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Poor nutrition for beef cattle can have delayed effects on productivity

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Recommendation: Estimate needs and purchase hay now

By David Harrison

This has been a great year for forage production in LaRue County. We’ve had plenty of rain and thus grass for the grazing season with lots to spare for haymaking. We still have accumulated fescue pasture that can be grazed this winter. In recent years, cattle producers have been feeding hay for months by this time of year.

But there is a problem with the delayed effects of poor nutrition. Last winter, we were suffering from a feed shortage caused by two consecutive years of drought conditions which caused most cattle producers to maintain cows in less than optimum conditions. In addition to hay shortages, quality also was reduced. With the combination of reduced hay supply and lower hay quality, cows came out of the winter in less than desired body condition and had decreased pregnancy rates. Reduced pregnancy rates result, of course, in less calves being born.

What should we do to overcome this situation? First, pregnancy check the herd to identify open cows. With the current price of feed and cattle, keeping open cows is not a wise economic decision.

Next, plan ahead for your winter feeding program to avoid a repeat of this year. Plan to give cows some supplemental feed this spring as needed from calving time until grass is adequate to maintain good body condition going into the next breeding season.

Calculate your hay needs and be sure your supply is adequate. Hay is cheaper and more plentiful this year if you need to purchase some. You still have time to construct a feeding pad with geotextile fabric and gravel to minimize waste of fed hay. Money from the Phase 1 Tobacco programs may be available for cost sharing construction costs. Estimate your supplemental feed needs now and make purchases prior to bad weather this winter.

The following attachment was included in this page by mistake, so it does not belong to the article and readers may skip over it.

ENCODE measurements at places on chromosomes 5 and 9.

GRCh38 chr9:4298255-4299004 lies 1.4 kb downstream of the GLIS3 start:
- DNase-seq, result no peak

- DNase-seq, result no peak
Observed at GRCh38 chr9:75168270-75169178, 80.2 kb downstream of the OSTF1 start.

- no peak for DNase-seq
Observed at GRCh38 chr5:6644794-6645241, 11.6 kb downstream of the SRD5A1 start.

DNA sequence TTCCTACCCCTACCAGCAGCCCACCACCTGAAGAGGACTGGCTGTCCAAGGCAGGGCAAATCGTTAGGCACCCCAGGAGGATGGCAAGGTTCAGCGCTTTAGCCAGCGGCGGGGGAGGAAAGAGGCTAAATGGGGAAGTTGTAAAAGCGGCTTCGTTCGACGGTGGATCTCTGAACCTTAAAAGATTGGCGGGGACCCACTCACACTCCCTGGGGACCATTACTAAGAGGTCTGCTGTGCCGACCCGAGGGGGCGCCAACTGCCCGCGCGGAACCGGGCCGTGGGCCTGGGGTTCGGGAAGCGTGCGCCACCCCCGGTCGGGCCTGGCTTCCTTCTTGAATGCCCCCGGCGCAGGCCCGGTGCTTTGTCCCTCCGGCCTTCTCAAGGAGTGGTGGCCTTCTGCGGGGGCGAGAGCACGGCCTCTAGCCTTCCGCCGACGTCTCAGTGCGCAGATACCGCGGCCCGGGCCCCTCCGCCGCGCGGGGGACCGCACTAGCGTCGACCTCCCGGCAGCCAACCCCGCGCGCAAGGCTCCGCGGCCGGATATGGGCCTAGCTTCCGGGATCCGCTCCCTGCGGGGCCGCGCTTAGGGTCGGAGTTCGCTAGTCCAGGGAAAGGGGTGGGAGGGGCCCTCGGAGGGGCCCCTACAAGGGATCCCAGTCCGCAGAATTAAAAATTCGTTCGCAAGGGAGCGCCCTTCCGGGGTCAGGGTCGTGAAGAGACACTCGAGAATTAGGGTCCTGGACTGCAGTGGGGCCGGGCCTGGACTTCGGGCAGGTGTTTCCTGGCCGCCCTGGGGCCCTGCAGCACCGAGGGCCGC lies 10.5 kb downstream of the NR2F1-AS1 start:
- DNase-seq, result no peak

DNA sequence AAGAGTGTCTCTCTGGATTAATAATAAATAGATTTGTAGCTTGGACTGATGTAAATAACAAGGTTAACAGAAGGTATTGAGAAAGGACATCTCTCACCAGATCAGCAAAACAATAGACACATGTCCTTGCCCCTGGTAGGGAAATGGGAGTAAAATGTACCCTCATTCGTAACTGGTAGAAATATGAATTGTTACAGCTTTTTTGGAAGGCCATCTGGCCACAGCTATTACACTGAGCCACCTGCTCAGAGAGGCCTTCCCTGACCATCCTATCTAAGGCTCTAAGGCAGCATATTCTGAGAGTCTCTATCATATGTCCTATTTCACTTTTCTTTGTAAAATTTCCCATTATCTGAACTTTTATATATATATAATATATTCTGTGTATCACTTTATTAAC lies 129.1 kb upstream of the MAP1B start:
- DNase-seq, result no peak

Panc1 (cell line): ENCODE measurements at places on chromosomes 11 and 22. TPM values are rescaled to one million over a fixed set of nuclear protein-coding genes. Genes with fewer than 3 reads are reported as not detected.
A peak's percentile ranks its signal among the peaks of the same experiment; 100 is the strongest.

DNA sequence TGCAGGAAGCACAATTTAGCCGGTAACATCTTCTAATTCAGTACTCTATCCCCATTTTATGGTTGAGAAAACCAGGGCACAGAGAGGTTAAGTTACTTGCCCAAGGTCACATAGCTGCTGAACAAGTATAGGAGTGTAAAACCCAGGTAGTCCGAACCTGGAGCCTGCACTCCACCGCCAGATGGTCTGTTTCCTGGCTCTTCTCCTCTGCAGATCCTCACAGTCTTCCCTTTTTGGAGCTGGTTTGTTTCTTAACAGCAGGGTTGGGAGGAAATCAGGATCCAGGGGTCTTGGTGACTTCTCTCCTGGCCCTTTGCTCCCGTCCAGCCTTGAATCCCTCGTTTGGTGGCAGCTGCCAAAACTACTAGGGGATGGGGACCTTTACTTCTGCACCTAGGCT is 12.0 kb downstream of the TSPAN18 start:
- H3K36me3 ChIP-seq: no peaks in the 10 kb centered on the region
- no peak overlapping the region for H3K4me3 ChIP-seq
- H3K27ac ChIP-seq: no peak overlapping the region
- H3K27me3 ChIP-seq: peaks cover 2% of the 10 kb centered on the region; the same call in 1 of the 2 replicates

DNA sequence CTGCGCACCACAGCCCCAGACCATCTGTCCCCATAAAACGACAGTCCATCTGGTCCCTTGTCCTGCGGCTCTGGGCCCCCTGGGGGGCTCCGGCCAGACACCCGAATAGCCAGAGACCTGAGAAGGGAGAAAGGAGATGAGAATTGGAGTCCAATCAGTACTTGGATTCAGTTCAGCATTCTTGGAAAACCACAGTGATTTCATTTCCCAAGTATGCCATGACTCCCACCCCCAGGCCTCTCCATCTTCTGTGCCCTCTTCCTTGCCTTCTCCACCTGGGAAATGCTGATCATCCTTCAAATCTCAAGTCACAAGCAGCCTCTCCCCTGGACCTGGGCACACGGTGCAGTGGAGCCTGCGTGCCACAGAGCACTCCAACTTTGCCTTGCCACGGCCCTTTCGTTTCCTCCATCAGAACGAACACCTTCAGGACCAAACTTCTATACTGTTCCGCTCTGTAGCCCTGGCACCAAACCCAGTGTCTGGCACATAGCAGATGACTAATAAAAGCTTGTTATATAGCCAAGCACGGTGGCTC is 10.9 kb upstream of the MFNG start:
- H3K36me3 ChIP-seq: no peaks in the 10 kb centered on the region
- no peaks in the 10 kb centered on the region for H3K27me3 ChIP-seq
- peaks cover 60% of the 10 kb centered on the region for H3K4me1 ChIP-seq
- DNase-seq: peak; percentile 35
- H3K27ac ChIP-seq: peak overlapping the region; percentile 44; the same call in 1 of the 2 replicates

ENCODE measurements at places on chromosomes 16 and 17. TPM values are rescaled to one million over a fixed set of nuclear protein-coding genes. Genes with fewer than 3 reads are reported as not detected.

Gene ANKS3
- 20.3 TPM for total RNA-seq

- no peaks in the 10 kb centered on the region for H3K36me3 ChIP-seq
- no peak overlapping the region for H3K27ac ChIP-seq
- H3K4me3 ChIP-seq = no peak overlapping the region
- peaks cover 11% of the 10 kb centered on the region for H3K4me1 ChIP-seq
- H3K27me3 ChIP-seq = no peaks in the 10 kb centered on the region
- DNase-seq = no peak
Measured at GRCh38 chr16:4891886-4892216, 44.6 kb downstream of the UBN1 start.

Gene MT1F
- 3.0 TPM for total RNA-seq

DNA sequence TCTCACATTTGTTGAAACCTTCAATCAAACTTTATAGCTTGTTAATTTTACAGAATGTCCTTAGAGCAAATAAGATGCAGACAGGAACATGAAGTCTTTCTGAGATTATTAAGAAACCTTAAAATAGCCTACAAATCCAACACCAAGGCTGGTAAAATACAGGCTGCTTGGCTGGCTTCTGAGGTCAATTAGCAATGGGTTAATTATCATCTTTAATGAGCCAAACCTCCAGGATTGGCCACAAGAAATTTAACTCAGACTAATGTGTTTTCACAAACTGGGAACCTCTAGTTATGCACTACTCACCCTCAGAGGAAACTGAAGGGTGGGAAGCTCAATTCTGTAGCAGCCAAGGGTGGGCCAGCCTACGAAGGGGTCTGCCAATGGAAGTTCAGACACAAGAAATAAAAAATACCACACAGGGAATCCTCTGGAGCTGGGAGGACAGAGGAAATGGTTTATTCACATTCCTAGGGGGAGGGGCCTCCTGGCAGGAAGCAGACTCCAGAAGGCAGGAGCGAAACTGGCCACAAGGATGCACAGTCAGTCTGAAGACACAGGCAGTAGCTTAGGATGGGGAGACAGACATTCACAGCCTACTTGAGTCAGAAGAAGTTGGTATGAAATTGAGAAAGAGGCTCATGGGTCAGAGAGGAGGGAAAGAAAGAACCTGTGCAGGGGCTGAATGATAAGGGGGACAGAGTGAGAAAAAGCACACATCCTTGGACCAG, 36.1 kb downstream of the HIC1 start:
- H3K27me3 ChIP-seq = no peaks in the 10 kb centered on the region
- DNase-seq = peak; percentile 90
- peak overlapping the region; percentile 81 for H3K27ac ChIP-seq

What can you do with open cows after weaning? The obvious answer is to sell them. However, you might feed them long enough to put some weight on them before hauling them to market. 

Thin, bred cows, especially young ones, need to regain body condition prior to the winter period. This can be done by sorting them off and putting them on some good accumulated fescue pasture. You really need to have these cows in good body condition by the 2010 spring breeding season in early May.

You could also keep a few more heifers to replace some of the cows that were liquidated in the previous two years. Also, consider a short, post weaning feeding (preconditioning) period for your feeder calves instead of taking them from the cow to market. Calves that are preconditioned according to Certified Preconditioned for Health guidelines can be sold in CPH sales across the state.

It is probably a good idea to routinely carry over some hay that has been stored inside. Remember to feed your outside hay first and, hopefully, you will have some hay left over which is inside and could be used in case a pasture/hay shortage next year. You don’t have to feed all your hay supply this winter, if some of it is stored inside.

The low pregnancy rates of this year might be a surprise to some, but there is the old adage that wet years will disappoint you and dry (but not drought) years will surprise you. Also realize that cows which are moderate in size and milking ability require less feed and thus have a better chance of rebreeding after times of limited feed than their larger, heavy milking cows do.